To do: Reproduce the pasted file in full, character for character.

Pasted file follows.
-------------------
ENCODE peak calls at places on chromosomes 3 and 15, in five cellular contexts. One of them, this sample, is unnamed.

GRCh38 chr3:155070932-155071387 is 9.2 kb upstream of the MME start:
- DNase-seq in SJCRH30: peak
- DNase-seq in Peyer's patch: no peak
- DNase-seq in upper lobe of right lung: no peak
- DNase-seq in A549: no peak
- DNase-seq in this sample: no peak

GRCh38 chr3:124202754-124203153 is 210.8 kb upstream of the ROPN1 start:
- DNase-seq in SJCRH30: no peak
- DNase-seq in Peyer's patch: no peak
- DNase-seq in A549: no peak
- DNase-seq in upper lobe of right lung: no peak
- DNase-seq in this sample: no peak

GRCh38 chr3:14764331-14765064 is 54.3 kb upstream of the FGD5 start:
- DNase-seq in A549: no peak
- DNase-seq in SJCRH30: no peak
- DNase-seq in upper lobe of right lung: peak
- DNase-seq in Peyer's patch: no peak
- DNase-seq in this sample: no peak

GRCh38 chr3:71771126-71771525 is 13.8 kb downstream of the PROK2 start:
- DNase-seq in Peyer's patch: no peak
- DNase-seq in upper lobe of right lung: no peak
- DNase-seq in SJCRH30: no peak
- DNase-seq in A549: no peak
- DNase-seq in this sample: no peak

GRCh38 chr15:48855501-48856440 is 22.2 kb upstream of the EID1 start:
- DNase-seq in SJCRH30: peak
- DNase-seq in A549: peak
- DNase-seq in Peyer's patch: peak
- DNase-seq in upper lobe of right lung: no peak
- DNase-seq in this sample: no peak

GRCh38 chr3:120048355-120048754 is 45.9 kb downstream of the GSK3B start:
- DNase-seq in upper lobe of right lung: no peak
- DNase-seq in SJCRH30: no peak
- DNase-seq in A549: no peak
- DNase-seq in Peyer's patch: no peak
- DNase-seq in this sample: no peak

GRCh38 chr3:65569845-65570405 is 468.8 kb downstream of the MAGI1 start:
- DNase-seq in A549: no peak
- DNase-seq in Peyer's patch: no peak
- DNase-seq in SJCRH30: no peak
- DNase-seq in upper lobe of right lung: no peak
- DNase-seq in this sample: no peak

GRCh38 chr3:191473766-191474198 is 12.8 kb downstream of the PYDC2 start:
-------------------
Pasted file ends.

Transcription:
ENCODE peak calls at places on chromosomes 3 and 15, in five cellular contexts. One of them, this sample, is unnamed.

GRCh38 chr3:155070932-155071387 is 9.2 kb upstream of the MME start:
- DNase-seq in SJCRH30: peak
- DNase-seq in Peyer's patch: no peak
- DNase-seq in upper lobe of right lung: no peak
- DNase-seq in A549: no peak
- DNase-seq in this sample: no peak

GRCh38 chr3:124202754-124203153 is 210.8 kb upstream of the ROPN1 start:
- DNase-seq in SJCRH30: no peak
- DNase-seq in Peyer's patch: no peak
- DNase-seq in A549: no peak
- DNase-seq in upper lobe of right lung: no peak
- DNase-seq in this sample: no peak

GRCh38 chr3:14764331-14765064 is 54.3 kb upstream of the FGD5 start:
- DNase-seq in A549: no peak
- DNase-seq in SJCRH30: no peak
- DNase-seq in upper lobe of right lung: peak
- DNase-seq in Peyer's patch: no peak
- DNase-seq in this sample: no peak

GRCh38 chr3:71771126-71771525 is 13.8 kb downstream of the PROK2 start:
- DNase-seq in Peyer's patch: no peak
- DNase-seq in upper lobe of right lung: no peak
- DNase-seq in SJCRH30: no peak
- DNase-seq in A549: no peak
- DNase-seq in this sample: no peak

GRCh38 chr15:48855501-48856440 is 22.2 kb upstream of the EID1 start:
- DNase-seq in SJCRH30: peak
- DNase-seq in A549: peak
- DNase-seq in Peyer's patch: peak
- DNase-seq in upper lobe of right lung: no peak
- DNase-seq in this sample: no peak

GRCh38 chr3:120048355-120048754 is 45.9 kb downstream of the GSK3B start:
- DNase-seq in upper lobe of right lung: no peak
- DNase-seq in SJCRH30: no peak
- DNase-seq in A549: no peak
- DNase-seq in Peyer's patch: no peak
- DNase-seq in this sample: no peak

GRCh38 chr3:65569845-65570405 is 468.8 kb downstream of the MAGI1 start:
- DNase-seq in A549: no peak
- DNase-seq in Peyer's patch: no peak
- DNase-seq in SJCRH30: no peak
- DNase-seq in upper lobe of right lung: no peak
- DNase-seq in this sample: no peak

GRCh38 chr3:191473766-191474198 is 12.8 kb downstream of the PYDC2 start: